“If this is going to happen, this has to happen now, or she is going to die,” Kelly said to himself before inching further out into center of the current. He stopped waiting for any additional help.
As he moved crossstream toward the drowning woman, the water progressively got deeper and faster. Finally he was able to make a lunge for the log that was trapping her and use it as a support to get even closer.
He could barely see the tip of her purple kayak beneath the surface. He went underwater, grabbed her life vest and pulled her out of the water, imagining the worst.
“She was cold and unconscious,” Kelly said. “She was a pale grey color with blue hue in her lips. I didn’t think there was much of a chance.”
Standing in the rushing water, holding her body, he struggled to get a good seal between their mouths and administered several rescue breaths, not knowing if Martin still had a pulse, or if they would do any good.
She was still stuck in the boat against the tree, and Kelly struggled to free her but couldn’t. He lost his grip and she slipped underwater again.
The current pushing her against the log was too strong to pull her away, and she was losing more time. The only way to clear the log and free her body was to push her under it.
It worked, she popped up on the other side and floated unconscious downriver in her flooded boat. Bystanders scrambled from the banks to help pull Martin’s body out of the water, and then up to the road where a doctor and two nurses, who happened to be on Kelly’s bus, could administer proper CPR.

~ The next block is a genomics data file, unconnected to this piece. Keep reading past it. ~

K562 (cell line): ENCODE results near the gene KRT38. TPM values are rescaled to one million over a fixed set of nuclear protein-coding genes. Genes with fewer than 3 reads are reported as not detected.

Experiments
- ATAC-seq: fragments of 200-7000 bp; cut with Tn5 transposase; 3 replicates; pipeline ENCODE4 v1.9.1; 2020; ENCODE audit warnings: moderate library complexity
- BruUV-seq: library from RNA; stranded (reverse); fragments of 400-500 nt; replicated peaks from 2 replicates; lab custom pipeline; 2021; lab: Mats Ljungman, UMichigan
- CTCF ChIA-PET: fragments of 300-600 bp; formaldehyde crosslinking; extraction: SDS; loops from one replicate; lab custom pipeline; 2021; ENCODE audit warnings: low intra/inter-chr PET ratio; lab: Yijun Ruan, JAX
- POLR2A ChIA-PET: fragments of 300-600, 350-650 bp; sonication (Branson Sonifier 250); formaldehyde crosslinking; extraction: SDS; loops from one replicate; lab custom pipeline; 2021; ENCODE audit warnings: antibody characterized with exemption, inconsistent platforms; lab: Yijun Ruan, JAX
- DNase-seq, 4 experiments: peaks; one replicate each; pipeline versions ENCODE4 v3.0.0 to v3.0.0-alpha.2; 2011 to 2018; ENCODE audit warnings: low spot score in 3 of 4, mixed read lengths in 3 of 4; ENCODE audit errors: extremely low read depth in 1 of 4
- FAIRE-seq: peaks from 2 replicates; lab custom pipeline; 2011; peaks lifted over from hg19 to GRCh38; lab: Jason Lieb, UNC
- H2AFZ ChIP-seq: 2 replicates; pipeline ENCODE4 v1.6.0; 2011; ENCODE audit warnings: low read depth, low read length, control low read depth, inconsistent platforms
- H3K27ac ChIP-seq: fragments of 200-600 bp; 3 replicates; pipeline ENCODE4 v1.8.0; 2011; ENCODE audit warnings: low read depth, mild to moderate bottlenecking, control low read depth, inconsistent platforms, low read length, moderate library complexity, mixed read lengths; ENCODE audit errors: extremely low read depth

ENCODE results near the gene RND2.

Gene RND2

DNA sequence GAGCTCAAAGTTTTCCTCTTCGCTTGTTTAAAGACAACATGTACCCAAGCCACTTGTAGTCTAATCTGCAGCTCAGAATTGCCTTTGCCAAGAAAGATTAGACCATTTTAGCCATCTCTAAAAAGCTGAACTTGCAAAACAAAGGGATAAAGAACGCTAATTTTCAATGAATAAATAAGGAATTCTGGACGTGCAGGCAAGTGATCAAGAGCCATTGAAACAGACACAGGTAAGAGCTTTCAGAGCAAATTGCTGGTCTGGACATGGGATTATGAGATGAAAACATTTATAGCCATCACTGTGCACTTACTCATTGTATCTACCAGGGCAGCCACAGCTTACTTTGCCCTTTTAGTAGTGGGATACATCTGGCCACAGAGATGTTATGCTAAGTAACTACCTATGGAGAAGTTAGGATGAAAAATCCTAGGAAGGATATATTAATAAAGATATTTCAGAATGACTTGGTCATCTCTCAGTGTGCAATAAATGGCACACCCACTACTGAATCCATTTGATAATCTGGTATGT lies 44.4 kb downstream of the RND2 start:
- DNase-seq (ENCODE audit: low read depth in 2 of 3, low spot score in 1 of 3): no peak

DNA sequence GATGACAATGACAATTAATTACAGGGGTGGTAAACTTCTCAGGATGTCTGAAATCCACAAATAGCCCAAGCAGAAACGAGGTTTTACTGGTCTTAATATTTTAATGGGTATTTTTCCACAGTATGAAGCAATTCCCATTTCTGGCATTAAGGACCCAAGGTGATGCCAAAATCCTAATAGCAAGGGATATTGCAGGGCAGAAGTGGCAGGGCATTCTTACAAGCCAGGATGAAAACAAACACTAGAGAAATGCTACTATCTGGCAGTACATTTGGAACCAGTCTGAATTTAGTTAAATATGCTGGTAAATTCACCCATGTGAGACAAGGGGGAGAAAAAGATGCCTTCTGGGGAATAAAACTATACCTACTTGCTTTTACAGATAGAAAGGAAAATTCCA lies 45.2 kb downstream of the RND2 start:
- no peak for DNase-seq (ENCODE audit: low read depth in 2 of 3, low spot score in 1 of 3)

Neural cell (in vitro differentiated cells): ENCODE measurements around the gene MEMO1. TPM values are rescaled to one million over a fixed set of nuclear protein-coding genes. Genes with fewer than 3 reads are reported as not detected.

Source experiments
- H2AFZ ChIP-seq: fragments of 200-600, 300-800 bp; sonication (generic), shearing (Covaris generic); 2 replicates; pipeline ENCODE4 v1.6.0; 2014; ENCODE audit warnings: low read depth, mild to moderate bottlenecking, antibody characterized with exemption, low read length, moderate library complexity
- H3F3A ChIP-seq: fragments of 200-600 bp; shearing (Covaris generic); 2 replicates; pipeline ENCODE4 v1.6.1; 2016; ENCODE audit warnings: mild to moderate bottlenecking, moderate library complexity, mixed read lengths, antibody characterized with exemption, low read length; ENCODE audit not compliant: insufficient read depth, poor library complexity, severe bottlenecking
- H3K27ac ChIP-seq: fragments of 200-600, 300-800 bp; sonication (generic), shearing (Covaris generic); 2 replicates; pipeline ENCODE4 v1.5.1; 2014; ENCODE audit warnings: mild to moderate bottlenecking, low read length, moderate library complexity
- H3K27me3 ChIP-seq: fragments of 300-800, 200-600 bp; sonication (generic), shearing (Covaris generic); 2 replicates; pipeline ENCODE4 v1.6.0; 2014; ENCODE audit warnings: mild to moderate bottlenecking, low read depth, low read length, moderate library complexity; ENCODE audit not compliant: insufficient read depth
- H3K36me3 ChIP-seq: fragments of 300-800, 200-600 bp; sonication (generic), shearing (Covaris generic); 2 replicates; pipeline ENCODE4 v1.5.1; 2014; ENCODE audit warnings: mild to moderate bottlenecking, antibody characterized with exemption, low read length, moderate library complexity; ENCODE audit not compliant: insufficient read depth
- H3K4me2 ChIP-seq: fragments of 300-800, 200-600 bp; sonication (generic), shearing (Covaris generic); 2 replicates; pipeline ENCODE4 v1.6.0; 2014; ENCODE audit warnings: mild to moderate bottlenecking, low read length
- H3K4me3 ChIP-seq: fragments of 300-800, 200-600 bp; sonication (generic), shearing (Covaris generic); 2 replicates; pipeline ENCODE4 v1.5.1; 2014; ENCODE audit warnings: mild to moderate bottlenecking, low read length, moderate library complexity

Kelly estimates between seven and nine minutes had elapsed between the point she went underwater and before she was receiving CPR, which was done so forcefully it was breaking cartilage in her ribs and maybe even the bones themselves. She still didn’t have a detectable pulse.
Then, they found one, Kelly said. And within minutes she was coughing and gurgling the water trapped in her lungs. The color returned to Martin’s face.
“Over the five-minute period, you saw her go from basically not being alive to verbal,” Kelly said.
Later medical responders from Swain County came and took her to the hospital, and Kelly returned to driving the bus, worried about what other problems the tree would cause. Witnesses say Martin was talking by the time she left with medics.
A friend of Martin’s, Rick Thompson, said he was driving up the river taking photos at different locations, when he saw the emergency scene on the side of the road. Thompson didn’t know it was his friend in peril until he saw the purple kayak.
“That’s a scene I don’t like to see on the river,” Thompson said.
He visited Martin the next day at Mission Hospital in Asheville and she was healthy and doing well. He said she has since been released and she is already posting on the Facebook page for her local kayaking club, letting everyone know she is fine.
Swain County 911 Dispatch personnel said two medical incidents occurred on the river that day. Another man was banged up by some river rocks but was not transported to the hospital.